The Importance of Making Your Staff Aware of Their Unconscious Bias
05, May 2019 - By Elizabeth Johnson
For those of us in the hospitality business, it’s easy for our unconscious biases to allow us to jump to conclusions that can lead to stressful situations. While foodservice companies, for example, often pride themselves on addressing diversity in hiring and serving their customers, the industry harbors a high level of unconscious racial bias, researchers have found.
Foodservice Industry Ranks High in Unconscious Bias
U.S. foodservice employees ranked third as having the highest level of unconscious racial bias in 12 industry sectors in an analysis of Harvard University data by the University of Manchester. About 70.3 percent of foodservice employees surveyed exhibited unconscious bias, the researchers found. This “Racial Bias in Sectors Around the World” infographic provides an interesting comparison between the hospitality industry (in this case, food service) and other industries. (Click on the image for the fully interactive infographic.)
Racial-bias incidents in the hospitality industry have gained more visibility in recent years, with the Washington Post reporting incidents ranging from a racial slur aimed at a hotel guest (the employee was fired) to a white male hotel guest asking two other guests, an African-American software engineer and her daughter, if they had bathed before swimming in the hotel pool. While the man was not a hotel employee, the Washington Post reports that the woman felt the hotel manager should have confronted him sooner about his comments.
Serving Different Backgrounds
In a recent New York Times article discussing racial bias in the hotel industry, Bjorn Hanson, a professor in the Jonathan M. Tisch Center for Hospitality and Tourism at New York University School of Professional Studies, noted that “the incidents did not seem to create some new wave of sensitivity training or messaging.” But he added that hotel-employee training in diversity is common in an industry built upon welcoming people from around the world. “As a person in the guest-facing role, you will experience the opportunity to welcome people of different backgrounds, religions, customs and sexual orientations,” he said. “It’s almost part of the job description to serve different backgrounds.”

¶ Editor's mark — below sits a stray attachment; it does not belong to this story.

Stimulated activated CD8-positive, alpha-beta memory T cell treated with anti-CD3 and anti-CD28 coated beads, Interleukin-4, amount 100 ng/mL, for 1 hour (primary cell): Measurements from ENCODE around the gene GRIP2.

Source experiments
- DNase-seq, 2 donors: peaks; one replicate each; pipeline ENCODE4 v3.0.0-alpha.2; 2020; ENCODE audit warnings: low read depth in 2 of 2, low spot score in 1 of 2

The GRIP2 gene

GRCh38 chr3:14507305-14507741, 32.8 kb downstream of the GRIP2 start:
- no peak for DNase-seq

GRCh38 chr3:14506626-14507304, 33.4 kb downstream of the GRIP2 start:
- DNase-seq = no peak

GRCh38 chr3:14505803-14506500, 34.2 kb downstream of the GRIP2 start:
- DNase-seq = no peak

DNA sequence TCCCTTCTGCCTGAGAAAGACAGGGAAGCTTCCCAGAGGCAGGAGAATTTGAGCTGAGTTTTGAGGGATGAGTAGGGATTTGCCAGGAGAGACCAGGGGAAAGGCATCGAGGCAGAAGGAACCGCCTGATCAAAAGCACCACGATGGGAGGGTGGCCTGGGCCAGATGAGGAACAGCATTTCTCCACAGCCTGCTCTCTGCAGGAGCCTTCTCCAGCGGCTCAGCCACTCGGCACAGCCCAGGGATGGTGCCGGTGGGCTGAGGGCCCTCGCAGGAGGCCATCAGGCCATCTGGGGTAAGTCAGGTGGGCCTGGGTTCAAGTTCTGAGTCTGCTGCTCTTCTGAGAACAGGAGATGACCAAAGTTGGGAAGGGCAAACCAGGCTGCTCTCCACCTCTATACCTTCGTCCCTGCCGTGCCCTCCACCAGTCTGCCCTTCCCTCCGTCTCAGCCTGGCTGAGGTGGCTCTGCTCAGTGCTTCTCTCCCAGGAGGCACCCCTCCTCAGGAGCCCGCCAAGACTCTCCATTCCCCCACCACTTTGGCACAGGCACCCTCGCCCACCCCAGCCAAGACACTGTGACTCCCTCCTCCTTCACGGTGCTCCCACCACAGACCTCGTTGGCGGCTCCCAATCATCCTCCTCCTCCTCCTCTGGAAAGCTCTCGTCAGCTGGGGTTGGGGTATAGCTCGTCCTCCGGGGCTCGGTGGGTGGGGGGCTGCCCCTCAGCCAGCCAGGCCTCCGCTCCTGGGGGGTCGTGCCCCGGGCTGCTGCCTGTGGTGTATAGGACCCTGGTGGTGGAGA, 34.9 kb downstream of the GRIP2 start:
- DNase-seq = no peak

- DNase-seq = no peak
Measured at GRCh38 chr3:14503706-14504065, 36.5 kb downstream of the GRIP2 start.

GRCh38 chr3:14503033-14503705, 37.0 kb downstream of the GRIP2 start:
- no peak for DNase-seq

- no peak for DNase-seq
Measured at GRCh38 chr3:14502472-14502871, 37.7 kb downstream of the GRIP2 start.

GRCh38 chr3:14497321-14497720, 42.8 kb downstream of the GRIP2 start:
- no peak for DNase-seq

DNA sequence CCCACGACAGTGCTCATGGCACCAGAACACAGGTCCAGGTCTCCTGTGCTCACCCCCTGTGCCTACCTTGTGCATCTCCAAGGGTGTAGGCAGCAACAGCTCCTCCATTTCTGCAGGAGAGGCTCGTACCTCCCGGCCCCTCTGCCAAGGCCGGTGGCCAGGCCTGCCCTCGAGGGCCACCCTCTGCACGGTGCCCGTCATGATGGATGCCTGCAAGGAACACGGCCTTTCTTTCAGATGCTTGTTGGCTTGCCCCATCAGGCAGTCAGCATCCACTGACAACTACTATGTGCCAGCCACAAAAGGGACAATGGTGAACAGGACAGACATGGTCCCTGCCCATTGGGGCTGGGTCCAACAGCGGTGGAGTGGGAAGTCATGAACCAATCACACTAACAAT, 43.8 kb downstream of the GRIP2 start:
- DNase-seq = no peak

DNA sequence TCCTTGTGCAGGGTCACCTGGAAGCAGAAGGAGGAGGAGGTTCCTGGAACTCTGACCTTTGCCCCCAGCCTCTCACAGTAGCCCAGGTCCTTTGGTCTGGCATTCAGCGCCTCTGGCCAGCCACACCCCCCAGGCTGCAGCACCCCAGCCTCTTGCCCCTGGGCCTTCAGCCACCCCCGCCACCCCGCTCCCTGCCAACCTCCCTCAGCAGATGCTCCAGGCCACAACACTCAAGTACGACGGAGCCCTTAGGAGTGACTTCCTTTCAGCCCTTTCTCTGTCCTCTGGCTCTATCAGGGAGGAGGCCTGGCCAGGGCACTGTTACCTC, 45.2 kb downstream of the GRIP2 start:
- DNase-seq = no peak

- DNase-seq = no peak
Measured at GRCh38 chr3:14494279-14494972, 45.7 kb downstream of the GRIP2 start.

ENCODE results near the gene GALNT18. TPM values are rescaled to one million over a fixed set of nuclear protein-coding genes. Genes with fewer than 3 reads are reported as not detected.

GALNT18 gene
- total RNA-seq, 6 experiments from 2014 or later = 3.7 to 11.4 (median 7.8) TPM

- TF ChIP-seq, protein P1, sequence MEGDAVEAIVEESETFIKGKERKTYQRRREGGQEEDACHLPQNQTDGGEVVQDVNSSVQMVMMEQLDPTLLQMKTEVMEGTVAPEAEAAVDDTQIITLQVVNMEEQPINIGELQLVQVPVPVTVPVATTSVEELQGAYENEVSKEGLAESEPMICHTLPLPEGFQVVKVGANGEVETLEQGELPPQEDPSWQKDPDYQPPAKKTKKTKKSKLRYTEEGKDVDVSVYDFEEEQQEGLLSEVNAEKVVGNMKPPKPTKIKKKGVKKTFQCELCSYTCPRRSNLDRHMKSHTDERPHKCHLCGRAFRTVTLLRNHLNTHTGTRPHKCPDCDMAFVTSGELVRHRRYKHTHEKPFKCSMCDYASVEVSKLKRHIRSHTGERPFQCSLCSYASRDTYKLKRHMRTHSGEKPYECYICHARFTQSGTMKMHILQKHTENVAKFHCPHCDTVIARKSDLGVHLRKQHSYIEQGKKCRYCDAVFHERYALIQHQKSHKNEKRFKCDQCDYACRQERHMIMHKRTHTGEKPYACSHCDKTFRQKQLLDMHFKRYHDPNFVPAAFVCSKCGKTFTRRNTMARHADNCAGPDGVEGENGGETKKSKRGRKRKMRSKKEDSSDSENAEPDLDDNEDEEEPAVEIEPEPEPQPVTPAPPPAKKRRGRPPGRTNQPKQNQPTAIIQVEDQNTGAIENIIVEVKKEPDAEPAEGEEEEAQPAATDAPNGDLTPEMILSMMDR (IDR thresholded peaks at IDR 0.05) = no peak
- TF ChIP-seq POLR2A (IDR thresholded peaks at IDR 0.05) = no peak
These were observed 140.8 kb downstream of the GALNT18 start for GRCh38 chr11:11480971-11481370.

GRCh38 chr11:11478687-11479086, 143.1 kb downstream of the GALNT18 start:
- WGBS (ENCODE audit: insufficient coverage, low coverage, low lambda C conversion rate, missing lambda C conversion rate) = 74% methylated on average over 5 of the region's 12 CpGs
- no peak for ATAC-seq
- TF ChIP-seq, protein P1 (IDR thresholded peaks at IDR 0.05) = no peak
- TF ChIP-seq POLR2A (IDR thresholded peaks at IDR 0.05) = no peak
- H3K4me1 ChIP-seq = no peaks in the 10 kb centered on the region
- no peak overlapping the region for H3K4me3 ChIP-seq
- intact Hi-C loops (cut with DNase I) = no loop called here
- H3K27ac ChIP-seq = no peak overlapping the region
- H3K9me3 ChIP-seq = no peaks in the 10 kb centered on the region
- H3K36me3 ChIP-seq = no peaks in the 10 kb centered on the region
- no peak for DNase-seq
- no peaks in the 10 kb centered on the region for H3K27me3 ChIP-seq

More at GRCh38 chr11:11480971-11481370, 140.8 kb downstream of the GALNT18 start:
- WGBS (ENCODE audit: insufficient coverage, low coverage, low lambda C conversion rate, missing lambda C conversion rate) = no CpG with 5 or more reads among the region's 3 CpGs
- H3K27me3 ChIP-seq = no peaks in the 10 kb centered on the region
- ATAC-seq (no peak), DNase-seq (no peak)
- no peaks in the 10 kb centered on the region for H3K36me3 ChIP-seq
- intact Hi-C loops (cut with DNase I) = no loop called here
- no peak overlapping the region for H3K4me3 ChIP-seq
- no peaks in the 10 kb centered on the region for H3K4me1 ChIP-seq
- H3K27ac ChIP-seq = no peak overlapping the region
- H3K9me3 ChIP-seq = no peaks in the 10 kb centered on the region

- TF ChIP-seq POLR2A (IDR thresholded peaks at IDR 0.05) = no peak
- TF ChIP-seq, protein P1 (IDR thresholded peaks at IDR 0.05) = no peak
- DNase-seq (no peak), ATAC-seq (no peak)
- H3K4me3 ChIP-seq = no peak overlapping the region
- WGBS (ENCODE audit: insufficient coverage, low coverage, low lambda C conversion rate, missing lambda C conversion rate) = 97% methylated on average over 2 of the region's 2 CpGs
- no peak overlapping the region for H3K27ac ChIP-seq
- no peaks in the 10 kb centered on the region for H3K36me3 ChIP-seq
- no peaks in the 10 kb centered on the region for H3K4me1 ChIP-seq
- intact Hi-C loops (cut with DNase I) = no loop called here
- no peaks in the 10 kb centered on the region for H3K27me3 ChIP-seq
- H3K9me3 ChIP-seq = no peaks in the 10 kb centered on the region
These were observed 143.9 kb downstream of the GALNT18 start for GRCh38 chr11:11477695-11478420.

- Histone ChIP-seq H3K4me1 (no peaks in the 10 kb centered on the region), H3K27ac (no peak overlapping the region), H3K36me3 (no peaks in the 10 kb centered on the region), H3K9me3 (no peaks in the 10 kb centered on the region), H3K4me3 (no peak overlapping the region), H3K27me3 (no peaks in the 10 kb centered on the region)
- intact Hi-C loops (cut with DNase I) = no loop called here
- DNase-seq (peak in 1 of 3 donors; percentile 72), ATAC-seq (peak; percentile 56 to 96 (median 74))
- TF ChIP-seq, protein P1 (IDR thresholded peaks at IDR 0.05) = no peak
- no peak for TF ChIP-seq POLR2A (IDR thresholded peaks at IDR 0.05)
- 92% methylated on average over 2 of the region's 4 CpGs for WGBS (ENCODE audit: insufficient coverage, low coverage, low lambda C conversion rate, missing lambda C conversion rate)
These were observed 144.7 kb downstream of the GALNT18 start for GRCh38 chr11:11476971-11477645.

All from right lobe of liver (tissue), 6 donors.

When a Guest Displays Unconscious Bias
Of course, unconscious bias can go in the other direction, such as when a guest makes an assumption, based on age, gender, or ethnicity, about who is a manager and who is an employee. Unconscious bias training and discussions should also touch on how employees should react when faced with the results of such unconscious bias on the part of a guest. We are all human, and it’s easy to become hurt or even angry in such a situation. Thinking about, and talking about, possible scenarios ahead of time can help prepare employees to be at their best and keep their emotions at bay during frustrating encounters.
If we aren’t controlling it, we can become a victim of it.
“There is a payoff for people in learning this,” says Winter Park, Florida clinical psychotherapist Josh Magro, LMHC, noting that this is something employees can control and “if we aren’t controlling it, we can become a victim of it.” By talking, training, and planning ahead for possible scenarios that may arise, hospitality employees will feel empowered to give their best to their guests while also maintaining a positive work environment.
Understanding Unconscious Bias in Hospitality provides online training for managers and employees to provide awareness, increase fairness, and help businesses take action to reduce bias in the workplace.